Skip to main content
ARS Home » Southeast Area » Raleigh, North Carolina » Plant Science Research » Research » Publications at this Location » Publication #297117

Research Project: Genetic Improvement of Small Grains for Biotic and Abiotic Stress Tolerance and Characterization of Pathogen Populations

Location: Plant Science Research

Title: Genes conferring sensitivity to stagonospora nodorum necrotrophic effectors in stagonospora nodorum blotch-susceptible U.S. wheat cultivars

Author
item BERTUCCI, MATT - North Carolina State University
item Brown-Guedira, Gina
item MURPHY, PAUL - North Carolina State University
item Cowger, Christina

Submitted to: Plant Disease
Publication Type: Peer Reviewed Journal
Publication Acceptance Date: 11/22/2013
Publication Date: 3/10/2014
Citation: Bertucci, M., Brown Guedira, G.L., Murphy, P., Cowger, C. 2014. Genes conferring sensitivity to stagonospora nodorum necrotrophic effectors in stagonospora nodorum blotch-susceptible U.S. wheat cultivars. Plant Disease. 98:746-753.

Interpretive Summary: Stagonospora nodorum is a fungal pathogen that causes Stagonospora nodorum blotch (SNB), a yield- and quality-reducing disease of wheat. S. nodorum produces small molecules called necrotrophic effectors (NEs) that interact with matching sensitivity genes in wheat. This interaction can increase disease susceptibility in wheat. We investigated which wheat genes are causing sensitivity to the NEs of the southeastern U.S. S. nodorum population. We used a set of 25 winter wheat cultivars, many from the southeastern U.S. Almost all were susceptible to SNB. Thirty-three isolates of S. nodorum that had been collected from seven southeastern U.S states were used in the experiment. We grew those fungal isolates and obtained filtrates from them that were infiltrated into the leaves of the wheat seedlings. We also used control strains of a yeast, Pichia pastoris, that produced one of several NEs. The wheat seedlings’ reactions were classified as sensitive or insensitive. All SNB-susceptible cultivars were sensitive to at least one NE. Among the sensitive cultivars, 32% contained a sensitivity gene calledTsn1, and 64% contained the sensitivity gene Snn3. Also, 10 molecular markers were tested to see if they could reliably detect the presence of the sensitivity genes Tsn1, Snn1, Snn2, and Snn3 in wheat. Only one marker, Xfcp623, was reliable in the cultivars we assayed, and it proved capable of detecting the sensitivity gene Tsn1. Our results show which NE sensitivity genes may be making southeastern U.S. wheats more susceptible to SNB, and will help us breed for resistance to this widespread disease.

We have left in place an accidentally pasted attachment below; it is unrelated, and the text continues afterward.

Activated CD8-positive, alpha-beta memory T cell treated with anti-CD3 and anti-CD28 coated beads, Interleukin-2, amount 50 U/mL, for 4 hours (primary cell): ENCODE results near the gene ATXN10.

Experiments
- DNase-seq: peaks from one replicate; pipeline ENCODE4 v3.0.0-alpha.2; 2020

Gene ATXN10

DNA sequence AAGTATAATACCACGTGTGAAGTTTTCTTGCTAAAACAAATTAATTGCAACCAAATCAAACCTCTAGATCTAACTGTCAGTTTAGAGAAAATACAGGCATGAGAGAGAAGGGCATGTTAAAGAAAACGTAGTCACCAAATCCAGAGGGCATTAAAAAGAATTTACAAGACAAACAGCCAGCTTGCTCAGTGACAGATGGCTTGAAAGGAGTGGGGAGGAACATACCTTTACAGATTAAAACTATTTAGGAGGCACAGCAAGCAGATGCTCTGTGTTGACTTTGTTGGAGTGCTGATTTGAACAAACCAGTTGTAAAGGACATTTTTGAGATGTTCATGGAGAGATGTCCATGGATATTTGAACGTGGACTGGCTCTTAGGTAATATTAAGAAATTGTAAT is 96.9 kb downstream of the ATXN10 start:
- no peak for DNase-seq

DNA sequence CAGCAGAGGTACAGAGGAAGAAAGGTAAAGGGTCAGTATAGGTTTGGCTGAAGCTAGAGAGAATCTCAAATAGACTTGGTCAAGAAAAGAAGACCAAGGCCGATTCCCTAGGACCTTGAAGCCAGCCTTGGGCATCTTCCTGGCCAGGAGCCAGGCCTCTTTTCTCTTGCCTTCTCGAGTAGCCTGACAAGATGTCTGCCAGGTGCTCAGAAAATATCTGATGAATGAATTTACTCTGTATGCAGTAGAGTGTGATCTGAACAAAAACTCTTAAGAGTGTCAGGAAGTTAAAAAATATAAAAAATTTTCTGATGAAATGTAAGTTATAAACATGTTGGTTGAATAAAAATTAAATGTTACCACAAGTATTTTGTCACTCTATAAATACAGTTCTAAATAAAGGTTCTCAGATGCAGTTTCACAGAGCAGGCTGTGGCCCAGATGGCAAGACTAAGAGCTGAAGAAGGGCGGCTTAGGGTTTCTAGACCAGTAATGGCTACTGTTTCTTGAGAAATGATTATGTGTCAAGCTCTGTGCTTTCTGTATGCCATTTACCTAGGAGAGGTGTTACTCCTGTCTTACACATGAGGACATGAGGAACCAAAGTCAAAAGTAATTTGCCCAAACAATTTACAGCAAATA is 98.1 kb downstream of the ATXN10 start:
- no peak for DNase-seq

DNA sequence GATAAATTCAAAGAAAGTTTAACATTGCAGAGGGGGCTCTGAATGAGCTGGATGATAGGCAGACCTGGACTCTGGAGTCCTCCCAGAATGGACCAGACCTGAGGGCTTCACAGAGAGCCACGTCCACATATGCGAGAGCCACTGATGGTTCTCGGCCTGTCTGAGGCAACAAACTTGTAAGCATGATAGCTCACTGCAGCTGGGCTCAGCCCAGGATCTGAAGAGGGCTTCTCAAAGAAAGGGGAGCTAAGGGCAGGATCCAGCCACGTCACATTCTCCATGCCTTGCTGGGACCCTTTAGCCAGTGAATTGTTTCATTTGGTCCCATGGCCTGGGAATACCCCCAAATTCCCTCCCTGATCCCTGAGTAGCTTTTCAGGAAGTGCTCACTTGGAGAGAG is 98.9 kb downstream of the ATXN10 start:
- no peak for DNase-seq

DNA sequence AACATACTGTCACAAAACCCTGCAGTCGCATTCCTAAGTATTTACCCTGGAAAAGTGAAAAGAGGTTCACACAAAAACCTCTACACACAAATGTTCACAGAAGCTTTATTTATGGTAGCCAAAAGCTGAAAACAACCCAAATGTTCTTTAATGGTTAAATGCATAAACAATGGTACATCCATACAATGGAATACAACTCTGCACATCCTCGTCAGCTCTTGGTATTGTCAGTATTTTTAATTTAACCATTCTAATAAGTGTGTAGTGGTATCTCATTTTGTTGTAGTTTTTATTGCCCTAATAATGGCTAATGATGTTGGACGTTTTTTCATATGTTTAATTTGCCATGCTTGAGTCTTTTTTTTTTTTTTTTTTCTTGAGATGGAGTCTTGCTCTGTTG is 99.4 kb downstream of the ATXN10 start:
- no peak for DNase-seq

Technical Abstract: Stagonospora nodorum is a necrotrophic fungal pathogen that causes Stagonospora nodorum blotch (SNB), a yield- and quality-reducing disease of wheat. S. nodorum produces a set of necrotrophic effectors (NEs) that interact with the products of host sensitivity genes to cause cell death and increased susceptibility to disease. The focus of this study was determination of NE sensitivity among 25 winter wheat cultivars, many of them from the southeastern U.S., that are susceptible to SNB, as well as the moderately resistant cultivar NC-Neuse. Thirty-three isolates of S. nodorum that had been collected from seven southeastern U.S states were cultured for NE production and the filtrates were used in an infiltration bioassay. Control strains of Pichia pastoris that expressed SnToxA, SnTox1, or SnTox3, were also used. All SNB-susceptible cultivars were sensitive to at least one NE, while NC-Neuse was insensitive to all NEs tested. Among the sensitive lines, 32% contained sensitivity gene Tsn1 and 64% contained sensitivity gene Snn3. None were sensitive to SnTox1. Additionally, 10 molecular markers for sensitivity genes Tsn1, Snn1, Snn2, and Snn3 were evaluated for diagnostic potential. Only the marker Xfcp623 for Tsn1 was diagnostic, and it was in perfect agreement with the results of the infiltration bioassays. The results illuminate which NE sensitivity genes may be of concern in breeding for resistance to SNB in the southeastern U.S.